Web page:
Health Literacy May affect Transplantation Chances

Inadequate health literacy is common in ESRD patients and is linked to a lower rate of referral for transplant evaluation, reports a study in the Clinical Journal of the American Society of Nephrology.

Vanessa Grubbs, MD, and colleagues at the University of California, San Francisco, administered a brief test of functional health literacy to 62 black and white patients on maintenance hemodialysis. The results suggested an inadequate level of health literacy—“the capacity to obtain, process, and understand basic health information and services to make appropriate health decisions”—in about one-third of patients. Older adults had lower health literacy scores, as did lower-income and less educated patients.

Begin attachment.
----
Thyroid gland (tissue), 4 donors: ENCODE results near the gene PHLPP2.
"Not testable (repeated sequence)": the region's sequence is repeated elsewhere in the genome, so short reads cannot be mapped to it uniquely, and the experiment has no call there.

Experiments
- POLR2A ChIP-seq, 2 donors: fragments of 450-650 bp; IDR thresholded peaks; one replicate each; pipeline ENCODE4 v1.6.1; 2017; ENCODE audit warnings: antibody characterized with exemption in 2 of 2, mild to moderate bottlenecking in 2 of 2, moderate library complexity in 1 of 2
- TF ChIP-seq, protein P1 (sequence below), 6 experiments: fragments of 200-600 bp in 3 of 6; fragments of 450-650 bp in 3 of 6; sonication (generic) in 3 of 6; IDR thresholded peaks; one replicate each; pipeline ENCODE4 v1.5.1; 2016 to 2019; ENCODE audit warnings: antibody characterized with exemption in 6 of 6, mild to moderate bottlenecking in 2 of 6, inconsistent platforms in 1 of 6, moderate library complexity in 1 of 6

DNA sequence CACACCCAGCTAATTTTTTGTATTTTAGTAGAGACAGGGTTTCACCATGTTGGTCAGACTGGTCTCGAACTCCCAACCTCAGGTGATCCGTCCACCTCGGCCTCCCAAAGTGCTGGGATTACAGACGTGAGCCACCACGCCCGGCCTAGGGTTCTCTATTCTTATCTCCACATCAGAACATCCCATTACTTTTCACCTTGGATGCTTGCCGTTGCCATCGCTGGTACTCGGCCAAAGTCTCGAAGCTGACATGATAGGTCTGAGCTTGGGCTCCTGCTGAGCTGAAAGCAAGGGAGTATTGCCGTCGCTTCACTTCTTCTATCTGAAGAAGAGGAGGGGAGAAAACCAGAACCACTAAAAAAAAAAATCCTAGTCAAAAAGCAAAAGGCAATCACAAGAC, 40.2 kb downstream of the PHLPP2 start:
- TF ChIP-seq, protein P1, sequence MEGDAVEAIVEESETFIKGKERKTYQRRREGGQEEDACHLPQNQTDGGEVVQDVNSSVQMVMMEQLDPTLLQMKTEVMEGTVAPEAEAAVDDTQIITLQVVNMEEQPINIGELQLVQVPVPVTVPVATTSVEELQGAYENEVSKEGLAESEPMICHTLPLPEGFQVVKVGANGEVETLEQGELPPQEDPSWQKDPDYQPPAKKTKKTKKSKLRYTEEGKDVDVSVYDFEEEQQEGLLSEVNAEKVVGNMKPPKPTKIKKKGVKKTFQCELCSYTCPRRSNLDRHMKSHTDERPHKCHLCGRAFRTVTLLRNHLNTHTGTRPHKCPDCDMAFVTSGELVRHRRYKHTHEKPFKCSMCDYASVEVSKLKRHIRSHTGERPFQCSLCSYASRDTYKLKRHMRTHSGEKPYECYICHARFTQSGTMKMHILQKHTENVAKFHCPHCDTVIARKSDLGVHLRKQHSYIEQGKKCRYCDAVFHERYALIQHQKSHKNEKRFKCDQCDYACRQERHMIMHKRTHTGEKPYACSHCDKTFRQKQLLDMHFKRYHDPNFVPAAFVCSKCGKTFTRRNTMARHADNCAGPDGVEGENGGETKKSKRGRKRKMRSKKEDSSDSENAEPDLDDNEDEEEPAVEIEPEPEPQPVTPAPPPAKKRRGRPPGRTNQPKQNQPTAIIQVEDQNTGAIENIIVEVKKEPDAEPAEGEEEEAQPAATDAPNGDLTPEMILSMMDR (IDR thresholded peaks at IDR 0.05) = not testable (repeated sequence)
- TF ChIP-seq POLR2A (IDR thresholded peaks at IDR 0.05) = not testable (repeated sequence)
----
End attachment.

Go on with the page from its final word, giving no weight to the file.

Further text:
On adjusted analysis, patients with inadequate health literacy were 78 percent less likely to be referred for transplant evaluation. After referral, mean time to waitlisting was 6.6 months for patients with inadequate health literacy, compared with 2.1 months for those with adequate health literacy. There was no significant difference in the likelihood of being waitlisted.

The reasons for the difference in referral rate are unknown, although nephrologists’ perceptions of the patient’s ability to keep up with posttransplant care could have an impact. Inadequate health literacy “may play a potentially important and modifiable role in equitable access to kidney transplantation,” the investigators conclude [Grubbs V, Gregorich S, Perez-Stable S, and Hsu C-y: Health literacy and access to kidney transplantation. Clin J Am Soc Nephrol 2009; 4:195–200].